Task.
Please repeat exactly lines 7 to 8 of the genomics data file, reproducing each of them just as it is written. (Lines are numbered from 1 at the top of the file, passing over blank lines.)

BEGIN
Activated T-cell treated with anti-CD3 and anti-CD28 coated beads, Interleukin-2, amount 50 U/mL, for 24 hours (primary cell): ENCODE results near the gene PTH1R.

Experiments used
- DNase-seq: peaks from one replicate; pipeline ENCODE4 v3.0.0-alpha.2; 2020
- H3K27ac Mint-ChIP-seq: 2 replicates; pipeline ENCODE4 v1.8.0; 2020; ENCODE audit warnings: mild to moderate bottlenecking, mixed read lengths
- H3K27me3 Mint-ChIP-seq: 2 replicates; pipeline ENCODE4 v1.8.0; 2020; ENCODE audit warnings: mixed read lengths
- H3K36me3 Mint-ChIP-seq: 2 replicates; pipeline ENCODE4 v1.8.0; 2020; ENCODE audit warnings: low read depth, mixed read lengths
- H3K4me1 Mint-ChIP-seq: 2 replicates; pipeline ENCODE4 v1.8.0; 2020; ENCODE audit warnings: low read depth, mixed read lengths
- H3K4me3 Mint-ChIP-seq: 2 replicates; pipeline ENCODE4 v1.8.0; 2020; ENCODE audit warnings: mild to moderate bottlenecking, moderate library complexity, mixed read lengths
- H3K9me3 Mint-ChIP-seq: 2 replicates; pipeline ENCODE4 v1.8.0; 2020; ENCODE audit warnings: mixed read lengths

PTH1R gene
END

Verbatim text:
- H3K4me1 Mint-ChIP-seq: 2 replicates; pipeline ENCODE4 v1.8.0; 2020; ENCODE audit warnings: low read depth, mixed read lengths
- H3K4me3 Mint-ChIP-seq: 2 replicates; pipeline ENCODE4 v1.8.0; 2020; ENCODE audit warnings: mild to moderate bottlenecking, moderate library complexity, mixed read lengths